Dialectical Anthropology

, Volume 38, Issue 4, pp 397–413 | Cite as

The Bible and anthropocentrism: putting humans in their place

  • Ronald A. SimkinsEmail author


Can religion contribute to a better, more ecologically balanced treatment of the environment? Since a seminal essay by Lynn White, this question has often been answered in the negative. There he exposed the dominant anthropocentric reading of the biblical tradition that has characterized the worldview of Western Christianity. This worldview provided the conditions for human exploitation of the environment. This paper will challenge the common anthropocentric reading of the Bible, arguing instead that the Bible is the product of a theocentric worldview. Humans may be singled out in the Bible for particular attention, but they are not separated out from the natural world in which they live. In the theocentric worldview of the Bible, humans and all other creatures are dependent upon God for creation and subsistence, and all alike are valuable to God as part of his creation. The world, inclusive of humans and animals, trees and plants, land and seas, belongs to God because it is God’s creation, and it is in relation to God that each part of creation has its value and worth. A non-anthropocentric reading of the Bible—putting humans in their place—provides an appropriate framework for valuing the natural world, not simply as resources for human use, but rather as the creation of God.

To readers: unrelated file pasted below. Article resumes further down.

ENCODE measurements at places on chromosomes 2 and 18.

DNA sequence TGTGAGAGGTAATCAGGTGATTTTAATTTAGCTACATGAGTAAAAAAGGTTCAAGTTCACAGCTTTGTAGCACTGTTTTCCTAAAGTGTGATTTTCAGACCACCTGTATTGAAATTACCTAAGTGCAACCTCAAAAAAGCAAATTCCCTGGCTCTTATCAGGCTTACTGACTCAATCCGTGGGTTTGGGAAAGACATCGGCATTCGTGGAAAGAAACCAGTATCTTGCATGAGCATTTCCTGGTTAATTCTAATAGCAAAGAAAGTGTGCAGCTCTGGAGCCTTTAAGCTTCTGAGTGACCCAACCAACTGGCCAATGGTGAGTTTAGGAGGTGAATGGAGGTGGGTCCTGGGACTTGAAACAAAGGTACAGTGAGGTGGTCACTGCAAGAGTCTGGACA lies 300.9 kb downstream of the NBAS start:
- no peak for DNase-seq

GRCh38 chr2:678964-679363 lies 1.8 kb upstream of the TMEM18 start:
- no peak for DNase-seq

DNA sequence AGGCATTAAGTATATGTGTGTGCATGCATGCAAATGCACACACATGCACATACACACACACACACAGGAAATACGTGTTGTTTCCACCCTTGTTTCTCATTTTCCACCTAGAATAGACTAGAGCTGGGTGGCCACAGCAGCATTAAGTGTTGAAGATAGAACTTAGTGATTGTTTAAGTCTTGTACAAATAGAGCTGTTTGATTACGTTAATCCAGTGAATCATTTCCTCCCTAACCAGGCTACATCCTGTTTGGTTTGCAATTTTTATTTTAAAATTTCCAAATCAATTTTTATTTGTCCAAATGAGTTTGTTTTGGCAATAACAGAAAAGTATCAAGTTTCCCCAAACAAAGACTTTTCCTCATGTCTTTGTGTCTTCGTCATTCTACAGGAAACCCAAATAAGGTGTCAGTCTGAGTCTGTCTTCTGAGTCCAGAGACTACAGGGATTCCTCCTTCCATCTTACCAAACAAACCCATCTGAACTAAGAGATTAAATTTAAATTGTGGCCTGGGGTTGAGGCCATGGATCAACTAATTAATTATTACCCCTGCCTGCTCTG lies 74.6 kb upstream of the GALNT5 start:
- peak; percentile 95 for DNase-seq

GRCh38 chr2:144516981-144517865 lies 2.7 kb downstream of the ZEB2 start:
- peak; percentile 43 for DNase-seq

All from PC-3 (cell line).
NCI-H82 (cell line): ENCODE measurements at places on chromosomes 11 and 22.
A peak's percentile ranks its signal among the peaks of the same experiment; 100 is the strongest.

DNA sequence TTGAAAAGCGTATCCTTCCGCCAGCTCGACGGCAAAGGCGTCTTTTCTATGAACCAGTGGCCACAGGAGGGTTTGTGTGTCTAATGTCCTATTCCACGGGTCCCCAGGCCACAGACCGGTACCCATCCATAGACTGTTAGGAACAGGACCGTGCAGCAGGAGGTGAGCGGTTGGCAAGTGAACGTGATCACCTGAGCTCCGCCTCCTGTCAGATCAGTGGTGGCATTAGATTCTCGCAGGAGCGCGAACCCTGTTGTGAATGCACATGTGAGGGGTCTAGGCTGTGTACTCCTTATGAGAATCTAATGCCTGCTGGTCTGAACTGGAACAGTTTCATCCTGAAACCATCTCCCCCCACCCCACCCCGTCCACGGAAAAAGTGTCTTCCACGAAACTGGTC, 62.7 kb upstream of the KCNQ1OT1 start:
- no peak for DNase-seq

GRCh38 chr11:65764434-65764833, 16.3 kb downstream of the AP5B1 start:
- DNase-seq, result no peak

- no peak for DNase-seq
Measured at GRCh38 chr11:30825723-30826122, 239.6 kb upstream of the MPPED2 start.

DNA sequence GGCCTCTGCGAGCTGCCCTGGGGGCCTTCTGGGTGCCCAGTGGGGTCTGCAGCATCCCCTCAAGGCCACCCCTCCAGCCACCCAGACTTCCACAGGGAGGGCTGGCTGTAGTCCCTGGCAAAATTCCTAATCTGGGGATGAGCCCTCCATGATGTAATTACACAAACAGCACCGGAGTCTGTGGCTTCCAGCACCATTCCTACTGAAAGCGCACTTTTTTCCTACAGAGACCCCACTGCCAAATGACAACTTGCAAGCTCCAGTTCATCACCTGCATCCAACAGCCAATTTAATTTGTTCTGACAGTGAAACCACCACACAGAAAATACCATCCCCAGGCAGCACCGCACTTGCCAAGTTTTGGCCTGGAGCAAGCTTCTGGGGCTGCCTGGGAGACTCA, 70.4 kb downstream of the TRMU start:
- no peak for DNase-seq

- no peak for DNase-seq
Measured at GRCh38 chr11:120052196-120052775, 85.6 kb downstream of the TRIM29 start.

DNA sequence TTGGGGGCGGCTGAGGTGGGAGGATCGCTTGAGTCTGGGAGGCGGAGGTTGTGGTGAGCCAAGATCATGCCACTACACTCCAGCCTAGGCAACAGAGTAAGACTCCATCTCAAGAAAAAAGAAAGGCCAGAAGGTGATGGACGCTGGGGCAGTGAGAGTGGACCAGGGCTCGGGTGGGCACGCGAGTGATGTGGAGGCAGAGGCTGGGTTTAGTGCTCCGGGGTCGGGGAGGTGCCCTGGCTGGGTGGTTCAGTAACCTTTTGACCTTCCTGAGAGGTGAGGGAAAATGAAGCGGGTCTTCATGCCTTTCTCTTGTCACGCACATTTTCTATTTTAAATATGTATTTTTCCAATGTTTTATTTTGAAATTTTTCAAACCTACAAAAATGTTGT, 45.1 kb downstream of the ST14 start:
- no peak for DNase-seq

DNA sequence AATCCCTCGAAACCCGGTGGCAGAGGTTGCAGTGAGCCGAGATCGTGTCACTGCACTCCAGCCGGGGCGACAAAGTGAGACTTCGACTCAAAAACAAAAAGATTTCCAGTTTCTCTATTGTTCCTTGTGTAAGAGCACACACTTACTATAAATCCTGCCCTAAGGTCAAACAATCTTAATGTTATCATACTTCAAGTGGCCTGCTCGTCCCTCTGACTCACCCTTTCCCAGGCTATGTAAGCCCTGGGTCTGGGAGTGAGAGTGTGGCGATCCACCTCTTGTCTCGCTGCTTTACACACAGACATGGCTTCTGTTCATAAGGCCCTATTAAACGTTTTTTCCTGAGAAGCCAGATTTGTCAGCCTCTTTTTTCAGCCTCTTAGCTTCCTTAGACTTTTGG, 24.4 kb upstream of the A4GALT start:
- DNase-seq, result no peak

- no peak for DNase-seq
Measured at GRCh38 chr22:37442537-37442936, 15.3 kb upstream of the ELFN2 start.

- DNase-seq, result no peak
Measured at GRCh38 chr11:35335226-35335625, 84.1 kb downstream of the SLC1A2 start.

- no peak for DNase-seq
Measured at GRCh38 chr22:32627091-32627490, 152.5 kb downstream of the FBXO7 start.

Anthropocentrism Bible Lynn White, Jr. Environment Theocentrism 


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Copyright information

© Springer Science+Business Media Dordrecht 2014

Authors and Affiliations

  1. 1.Creighton UniversityOmahaUSA

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